McCain blames the media for his failing and flailing campaign, including his running mate’s unfavorable ratings. Journalists are biased and unfair, or so the story goes.
John McCain has no coherent message, and not because the media has garbled it. He and his campaign have been here, there and thither since the end of the primary season: he’s experienced! He’s courageous! He’s a fighter! He’s an outsider! If you are going to run a campaign predicated on character, it is best to settle up front on what that character is going to be.
And if the theme is experience and judgment, then align your decisions with that: vet your vice presidential candidate, know what you are talking about and save the drama for your mama.
As for his running mate’s poor favorability ratings, Palin blames a media filter that distorts who she is. She says she wants to talk directly to the American public without going through the so-called biased media. But when it comes down to it, she has refused to answer anyone's questions except her own.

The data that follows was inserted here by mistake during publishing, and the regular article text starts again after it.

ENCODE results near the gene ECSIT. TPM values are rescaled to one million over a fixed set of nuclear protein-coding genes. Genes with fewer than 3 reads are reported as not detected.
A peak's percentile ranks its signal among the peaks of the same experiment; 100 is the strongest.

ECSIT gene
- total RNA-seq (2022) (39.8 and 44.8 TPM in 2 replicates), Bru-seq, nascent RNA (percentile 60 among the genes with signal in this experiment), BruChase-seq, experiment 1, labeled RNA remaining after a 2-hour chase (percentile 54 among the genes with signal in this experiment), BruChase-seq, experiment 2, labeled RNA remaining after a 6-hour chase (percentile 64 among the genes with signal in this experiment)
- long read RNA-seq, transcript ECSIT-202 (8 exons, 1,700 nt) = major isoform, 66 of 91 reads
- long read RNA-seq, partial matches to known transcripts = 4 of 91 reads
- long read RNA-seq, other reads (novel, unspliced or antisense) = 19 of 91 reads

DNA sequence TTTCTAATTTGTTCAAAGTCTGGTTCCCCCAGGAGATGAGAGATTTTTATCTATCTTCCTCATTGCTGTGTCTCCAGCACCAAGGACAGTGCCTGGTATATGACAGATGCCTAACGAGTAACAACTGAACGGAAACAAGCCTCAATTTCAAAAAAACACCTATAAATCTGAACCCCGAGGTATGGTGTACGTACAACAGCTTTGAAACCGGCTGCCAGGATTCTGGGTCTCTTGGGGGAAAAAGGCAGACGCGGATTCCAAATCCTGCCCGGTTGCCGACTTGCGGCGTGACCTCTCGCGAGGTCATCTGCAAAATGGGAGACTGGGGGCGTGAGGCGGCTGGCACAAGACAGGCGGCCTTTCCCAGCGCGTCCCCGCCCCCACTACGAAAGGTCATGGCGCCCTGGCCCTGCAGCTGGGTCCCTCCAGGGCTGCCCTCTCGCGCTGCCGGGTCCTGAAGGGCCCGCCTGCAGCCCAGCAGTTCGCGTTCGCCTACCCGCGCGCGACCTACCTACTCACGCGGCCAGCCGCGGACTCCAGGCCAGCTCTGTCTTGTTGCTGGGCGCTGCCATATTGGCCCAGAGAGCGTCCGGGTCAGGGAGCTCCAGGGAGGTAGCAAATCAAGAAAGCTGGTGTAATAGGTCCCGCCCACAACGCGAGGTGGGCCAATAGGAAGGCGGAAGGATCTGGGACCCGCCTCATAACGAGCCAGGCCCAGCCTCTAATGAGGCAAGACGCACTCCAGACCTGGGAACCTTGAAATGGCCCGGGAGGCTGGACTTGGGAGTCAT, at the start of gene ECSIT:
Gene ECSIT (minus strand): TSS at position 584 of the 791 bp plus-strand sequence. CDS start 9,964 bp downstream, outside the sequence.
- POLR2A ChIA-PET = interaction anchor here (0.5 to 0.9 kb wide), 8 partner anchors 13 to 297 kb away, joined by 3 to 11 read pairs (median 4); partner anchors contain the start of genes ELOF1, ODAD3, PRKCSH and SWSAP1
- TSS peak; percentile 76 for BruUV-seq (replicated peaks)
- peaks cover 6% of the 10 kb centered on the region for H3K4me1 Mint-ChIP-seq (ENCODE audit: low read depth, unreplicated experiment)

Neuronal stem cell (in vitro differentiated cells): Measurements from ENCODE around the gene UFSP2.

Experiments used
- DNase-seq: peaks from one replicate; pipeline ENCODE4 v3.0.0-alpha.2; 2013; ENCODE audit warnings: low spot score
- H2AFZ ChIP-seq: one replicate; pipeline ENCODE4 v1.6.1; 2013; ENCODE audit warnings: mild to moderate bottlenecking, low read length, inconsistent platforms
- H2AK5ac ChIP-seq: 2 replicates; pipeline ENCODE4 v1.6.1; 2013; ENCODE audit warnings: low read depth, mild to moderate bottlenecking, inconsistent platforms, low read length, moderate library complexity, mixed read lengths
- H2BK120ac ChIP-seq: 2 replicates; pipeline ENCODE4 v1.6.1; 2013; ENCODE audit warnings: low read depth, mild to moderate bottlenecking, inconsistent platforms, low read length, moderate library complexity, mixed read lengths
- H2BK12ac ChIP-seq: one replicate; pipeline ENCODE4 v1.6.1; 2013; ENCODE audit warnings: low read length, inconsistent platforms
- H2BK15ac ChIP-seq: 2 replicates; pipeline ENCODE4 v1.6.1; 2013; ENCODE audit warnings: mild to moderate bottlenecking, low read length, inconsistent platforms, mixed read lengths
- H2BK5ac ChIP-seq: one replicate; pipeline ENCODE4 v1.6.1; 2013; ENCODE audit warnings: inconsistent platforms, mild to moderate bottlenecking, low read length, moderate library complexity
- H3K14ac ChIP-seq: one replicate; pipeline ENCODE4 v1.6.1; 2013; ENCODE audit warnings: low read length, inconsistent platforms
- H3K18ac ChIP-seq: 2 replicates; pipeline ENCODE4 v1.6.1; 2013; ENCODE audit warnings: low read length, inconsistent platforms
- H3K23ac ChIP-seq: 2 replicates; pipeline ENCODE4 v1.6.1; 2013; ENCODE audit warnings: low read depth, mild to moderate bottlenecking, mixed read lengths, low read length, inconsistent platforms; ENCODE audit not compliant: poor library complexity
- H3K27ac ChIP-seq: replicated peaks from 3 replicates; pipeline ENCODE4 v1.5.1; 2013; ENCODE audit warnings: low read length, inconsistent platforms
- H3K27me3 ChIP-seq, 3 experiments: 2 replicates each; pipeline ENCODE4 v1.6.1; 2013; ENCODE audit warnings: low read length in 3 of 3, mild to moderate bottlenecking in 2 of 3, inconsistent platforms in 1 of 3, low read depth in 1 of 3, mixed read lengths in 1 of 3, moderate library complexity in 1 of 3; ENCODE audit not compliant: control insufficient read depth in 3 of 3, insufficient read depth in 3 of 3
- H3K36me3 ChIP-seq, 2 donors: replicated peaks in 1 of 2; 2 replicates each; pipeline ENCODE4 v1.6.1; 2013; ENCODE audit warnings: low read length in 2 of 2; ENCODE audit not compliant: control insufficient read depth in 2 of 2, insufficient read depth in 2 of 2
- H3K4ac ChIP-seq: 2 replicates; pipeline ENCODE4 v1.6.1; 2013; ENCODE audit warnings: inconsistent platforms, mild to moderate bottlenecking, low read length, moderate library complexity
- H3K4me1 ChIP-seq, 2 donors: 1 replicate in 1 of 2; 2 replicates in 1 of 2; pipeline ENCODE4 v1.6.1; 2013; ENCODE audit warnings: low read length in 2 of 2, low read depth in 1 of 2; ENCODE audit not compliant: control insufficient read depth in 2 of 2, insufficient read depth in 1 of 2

Case in point: When NBC's Brian Williams asked her about whether abortion-clinic bombers were domestic terrorists and Palin immediately launched into a condemnation of Bill Ayers. That's not the damn question!
A key to good communication is listening. Sarah Palin has shown herself to be an abysmal listener. Questions are filtered through her own personal lens and the answer that comes out has nothing to do with what was asked and everything to do with what she wants to say. It may make her feel good, but it is deeply unsatisfying to the listener. This, I suspect, is part of our frustration with her interviews: her drivel is unresponsive to the question asked. She makes you wonder if she even heard or understood the question, not a good concern about someone so close to having the nuclear codes.
Reporters have generally been unwilling to point it out to her. Interestingly, when Katie Couric pressed her, Palin admitted responded poorly and later said she was annoyed with Couric for not asking questions she wanted to answer. Welcome to big-time politics, Governor Palin. It’s not about you anymore.
To steal a line from Strother Martin in Cool Hand Luke, “what we've got here is failure to communicate.” And it’s not the media’s failure: It belongs squarely on the shoulders of the McCain-Palin campaign.